by John Trybus, Managing Director
Arts. Culture. Community development. Housing preservation. Juvenile justice reform. Conservation. Peace and security. Health. Public radio and television.
These are but a handful of the many issues that the John D. and Catherine T. MacArthur Foundation supports through its grant making. The foundation’s mission is to do nothing less than build “a more just, verdant and peaceful world” in Chicago, the U.S. and the world.
MacArthur’s impact is extensive. Consider the numbers for a moment. The foundation, with assets of $5.7 billion, made 497 grants totaling $230 million in 2011 alone. It also is responsible for administering the MacArthur Fellows Program, the so-called genius grant, which every year awards 20 to 25 creative individuals with $500,000 of no-strings-attached funding through a secretive selection process.
“It’s really different than any other institution,” explains today’s social strategist Andy Solomon. “The foundation can really choose to invest its resources as it sees fit and as it thinks will be most impactful without the constraints of fundraising, shareholders or much government regulation and that really makes it a unique place to be.”
Andy is MacArthur’s vice president for public affairs and the man behind the historic foundation’s communications strategy. After posts with such organizations as the U.S. Conference of Mayors, U.S. Department of Agriculture, Harvard University and others Andy found his way to philanthropy.
“I think that the common thread [running throughout my career] is really about using communications as a tool for social change and trying to find the best way to do that in different settings,” he says.
I caught up with Andy at MacArthur Foundation headquarters in the historic Marquette Building in downtown Chicago to discuss the evolution of communications within foundations. Here’s a preview of his thoughts on the progress of the philanthropy sector:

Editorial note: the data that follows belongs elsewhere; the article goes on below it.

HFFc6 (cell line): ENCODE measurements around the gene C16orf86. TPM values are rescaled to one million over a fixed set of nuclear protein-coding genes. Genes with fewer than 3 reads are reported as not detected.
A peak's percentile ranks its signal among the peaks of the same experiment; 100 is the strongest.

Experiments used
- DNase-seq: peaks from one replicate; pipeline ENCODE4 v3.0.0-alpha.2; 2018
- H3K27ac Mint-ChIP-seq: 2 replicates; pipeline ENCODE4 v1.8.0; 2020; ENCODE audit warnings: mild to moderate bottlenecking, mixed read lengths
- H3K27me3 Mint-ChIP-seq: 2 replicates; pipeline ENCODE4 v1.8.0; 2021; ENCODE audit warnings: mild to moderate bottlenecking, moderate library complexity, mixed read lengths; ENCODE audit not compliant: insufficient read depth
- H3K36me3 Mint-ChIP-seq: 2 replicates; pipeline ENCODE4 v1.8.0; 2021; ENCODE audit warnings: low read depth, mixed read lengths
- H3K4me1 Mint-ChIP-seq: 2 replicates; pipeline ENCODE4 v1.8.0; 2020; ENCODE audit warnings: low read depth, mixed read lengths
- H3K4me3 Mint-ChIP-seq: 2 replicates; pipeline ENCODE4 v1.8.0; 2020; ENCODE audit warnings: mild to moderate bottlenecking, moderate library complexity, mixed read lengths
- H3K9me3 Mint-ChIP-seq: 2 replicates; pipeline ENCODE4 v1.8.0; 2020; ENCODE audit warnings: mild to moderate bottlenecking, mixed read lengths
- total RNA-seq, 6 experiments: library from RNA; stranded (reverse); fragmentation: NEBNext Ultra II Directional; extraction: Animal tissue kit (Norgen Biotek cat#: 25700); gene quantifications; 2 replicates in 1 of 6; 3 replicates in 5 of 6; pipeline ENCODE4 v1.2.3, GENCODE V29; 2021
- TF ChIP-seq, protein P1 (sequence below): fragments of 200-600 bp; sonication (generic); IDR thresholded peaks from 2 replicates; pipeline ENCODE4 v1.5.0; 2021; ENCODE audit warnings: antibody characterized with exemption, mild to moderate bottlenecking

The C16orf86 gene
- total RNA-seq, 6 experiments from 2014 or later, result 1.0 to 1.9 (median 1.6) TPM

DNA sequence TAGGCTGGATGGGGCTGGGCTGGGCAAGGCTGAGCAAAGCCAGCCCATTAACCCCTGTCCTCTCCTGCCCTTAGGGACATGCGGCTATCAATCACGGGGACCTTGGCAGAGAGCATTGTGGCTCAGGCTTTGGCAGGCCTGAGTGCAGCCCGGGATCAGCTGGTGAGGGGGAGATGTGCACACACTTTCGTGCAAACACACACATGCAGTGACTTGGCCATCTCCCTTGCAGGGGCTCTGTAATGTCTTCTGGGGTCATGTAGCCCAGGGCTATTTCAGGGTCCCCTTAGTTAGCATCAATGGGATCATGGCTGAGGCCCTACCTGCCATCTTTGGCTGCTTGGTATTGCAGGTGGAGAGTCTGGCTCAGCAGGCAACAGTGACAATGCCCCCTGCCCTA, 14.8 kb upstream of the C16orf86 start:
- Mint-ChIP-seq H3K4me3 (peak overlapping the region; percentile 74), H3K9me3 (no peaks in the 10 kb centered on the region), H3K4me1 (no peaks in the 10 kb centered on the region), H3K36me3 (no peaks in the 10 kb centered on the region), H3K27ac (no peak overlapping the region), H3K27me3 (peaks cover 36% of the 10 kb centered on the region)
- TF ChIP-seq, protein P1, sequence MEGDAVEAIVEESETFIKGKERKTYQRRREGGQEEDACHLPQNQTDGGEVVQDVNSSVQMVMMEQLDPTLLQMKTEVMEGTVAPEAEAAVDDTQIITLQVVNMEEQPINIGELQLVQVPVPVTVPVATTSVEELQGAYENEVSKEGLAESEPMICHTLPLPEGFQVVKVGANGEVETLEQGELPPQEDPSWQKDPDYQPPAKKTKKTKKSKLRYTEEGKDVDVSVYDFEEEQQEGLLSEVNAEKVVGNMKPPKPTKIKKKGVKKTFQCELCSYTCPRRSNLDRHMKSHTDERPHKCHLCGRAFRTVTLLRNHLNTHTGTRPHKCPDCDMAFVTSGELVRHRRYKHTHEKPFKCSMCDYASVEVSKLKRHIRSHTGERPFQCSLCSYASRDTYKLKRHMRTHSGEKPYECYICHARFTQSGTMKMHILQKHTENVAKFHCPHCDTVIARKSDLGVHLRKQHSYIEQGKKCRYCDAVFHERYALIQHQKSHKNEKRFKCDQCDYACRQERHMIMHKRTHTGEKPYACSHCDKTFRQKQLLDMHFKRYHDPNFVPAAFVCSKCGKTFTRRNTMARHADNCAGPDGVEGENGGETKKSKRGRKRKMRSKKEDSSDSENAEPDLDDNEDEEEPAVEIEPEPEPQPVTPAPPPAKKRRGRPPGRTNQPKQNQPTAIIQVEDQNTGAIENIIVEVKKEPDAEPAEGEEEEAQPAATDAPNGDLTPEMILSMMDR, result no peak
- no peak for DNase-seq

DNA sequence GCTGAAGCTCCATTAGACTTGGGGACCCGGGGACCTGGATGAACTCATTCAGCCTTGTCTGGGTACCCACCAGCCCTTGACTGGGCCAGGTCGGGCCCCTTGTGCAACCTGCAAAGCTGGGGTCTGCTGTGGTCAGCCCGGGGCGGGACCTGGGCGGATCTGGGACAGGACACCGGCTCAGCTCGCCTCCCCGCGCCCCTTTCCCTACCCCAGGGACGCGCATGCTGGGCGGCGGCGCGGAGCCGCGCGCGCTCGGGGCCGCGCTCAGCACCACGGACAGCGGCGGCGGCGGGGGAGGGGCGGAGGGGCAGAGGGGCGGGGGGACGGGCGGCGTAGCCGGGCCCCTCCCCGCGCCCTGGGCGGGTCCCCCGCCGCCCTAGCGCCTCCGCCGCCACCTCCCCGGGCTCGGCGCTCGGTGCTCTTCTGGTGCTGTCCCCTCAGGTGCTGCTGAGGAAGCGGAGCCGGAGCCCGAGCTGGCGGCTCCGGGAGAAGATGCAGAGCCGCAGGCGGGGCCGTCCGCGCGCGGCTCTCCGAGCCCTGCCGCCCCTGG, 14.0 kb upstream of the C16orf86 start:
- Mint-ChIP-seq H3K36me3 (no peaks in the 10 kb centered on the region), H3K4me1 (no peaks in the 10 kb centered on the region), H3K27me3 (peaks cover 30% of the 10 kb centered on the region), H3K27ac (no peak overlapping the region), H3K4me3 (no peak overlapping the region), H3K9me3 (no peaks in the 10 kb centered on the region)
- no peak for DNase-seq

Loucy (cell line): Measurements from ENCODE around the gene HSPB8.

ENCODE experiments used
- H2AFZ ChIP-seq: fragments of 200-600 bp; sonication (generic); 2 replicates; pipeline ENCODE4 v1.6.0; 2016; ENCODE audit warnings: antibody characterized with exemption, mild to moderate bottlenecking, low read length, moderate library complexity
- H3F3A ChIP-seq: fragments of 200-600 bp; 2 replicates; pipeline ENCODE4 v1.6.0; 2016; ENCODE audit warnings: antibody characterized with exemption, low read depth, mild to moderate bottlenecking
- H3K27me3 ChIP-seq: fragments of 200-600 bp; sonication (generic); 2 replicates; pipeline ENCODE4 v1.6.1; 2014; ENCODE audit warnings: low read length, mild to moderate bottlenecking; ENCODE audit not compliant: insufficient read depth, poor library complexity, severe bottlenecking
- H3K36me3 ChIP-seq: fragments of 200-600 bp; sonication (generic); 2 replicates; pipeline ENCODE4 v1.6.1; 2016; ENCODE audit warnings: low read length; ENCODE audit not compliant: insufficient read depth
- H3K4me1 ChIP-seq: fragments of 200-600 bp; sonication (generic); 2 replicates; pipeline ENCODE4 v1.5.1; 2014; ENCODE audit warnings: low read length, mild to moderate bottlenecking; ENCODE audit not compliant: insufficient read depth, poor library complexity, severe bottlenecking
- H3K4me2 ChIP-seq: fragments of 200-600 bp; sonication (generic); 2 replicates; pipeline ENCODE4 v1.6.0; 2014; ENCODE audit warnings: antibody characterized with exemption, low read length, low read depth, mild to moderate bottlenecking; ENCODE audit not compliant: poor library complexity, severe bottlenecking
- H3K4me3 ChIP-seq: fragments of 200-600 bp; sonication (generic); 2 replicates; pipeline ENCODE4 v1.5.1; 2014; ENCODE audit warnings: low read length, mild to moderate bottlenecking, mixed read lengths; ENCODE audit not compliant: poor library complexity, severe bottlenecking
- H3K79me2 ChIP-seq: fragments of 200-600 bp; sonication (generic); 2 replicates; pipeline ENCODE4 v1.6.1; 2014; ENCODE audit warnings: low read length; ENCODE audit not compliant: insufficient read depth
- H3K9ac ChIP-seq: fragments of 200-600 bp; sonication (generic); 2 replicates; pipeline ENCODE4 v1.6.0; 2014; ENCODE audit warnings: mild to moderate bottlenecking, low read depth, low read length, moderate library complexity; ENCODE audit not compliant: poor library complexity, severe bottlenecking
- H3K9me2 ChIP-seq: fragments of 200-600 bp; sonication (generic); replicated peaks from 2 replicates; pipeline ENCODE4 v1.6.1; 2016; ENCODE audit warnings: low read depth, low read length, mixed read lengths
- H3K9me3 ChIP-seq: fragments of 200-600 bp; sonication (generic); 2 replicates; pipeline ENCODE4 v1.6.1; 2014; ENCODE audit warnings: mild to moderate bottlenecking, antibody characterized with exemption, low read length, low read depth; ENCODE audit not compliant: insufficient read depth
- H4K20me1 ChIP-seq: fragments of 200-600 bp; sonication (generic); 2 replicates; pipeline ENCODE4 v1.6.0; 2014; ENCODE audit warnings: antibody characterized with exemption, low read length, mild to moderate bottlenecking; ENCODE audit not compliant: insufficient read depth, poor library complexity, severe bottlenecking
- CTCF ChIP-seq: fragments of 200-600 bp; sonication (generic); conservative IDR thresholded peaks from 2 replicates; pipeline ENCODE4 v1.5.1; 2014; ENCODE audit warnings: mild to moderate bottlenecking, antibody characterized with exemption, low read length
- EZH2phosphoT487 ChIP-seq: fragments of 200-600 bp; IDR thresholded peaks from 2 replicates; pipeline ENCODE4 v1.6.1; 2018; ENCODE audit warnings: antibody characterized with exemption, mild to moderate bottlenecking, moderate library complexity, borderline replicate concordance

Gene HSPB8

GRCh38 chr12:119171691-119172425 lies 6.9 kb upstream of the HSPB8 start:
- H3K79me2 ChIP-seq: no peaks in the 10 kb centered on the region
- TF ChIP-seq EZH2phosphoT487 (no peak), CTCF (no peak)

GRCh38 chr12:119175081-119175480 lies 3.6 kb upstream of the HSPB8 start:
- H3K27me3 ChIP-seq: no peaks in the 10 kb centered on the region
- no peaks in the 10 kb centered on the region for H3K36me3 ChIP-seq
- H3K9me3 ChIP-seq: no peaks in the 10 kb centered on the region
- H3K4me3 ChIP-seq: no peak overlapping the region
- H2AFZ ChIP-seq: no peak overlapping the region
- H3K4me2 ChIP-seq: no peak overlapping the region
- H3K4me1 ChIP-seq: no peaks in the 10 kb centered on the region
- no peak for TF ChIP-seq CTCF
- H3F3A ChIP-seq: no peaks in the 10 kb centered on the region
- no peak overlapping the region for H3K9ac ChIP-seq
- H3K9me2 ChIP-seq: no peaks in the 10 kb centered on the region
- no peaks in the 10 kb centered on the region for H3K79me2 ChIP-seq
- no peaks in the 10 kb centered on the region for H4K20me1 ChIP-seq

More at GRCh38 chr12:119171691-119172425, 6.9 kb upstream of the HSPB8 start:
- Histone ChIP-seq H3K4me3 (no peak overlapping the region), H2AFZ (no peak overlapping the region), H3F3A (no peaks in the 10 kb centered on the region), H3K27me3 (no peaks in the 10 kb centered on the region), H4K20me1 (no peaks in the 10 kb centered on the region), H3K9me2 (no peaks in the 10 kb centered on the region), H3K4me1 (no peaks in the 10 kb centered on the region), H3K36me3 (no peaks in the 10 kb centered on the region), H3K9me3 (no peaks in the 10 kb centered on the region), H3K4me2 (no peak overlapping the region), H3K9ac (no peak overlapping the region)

- Prioritization of audiences remains of crucial importance. “We really don’t aim to communicate with everyone in the world about everything that we or our grantees are doing,” explains Andy. With a small but mighty communications staff the MacArthur Foundation must prioritize audiences and focus especially on members of the philanthropic community, academics and policy makers.
- Break down the silos and integrate the communications team in the grant making process. Departments in foundations have worked in silos in the past and that’s a mistake, according to Andy. “We’re moving toward a more consistent involvement of our public affairs team in the development of grant making strategies,” he says. “Having public affairs be a part of thinking about how communications can enhance or extend the reach of grant making even as it’s put together at an early stage.”
- Traditional boundaries are dissolving and creativity is rising. “I don’t think foundations operate in a vacuum,” Andy says. “I think increasingly the walls that separate or distinguish a foundation from a business, from a nonprofit and from universities are dissolving.” The use of technology and unusual partnerships are two ways in which Andy sees as advancing the sector. One such partnership was a recent grant to Lady Gaga’s Born This Way Foundation to help address bullying.
Listen to my interview with social strategist Andy Solomon to learn more about the evolution of philanthropy and more about the communications work of the MacArthur Foundation.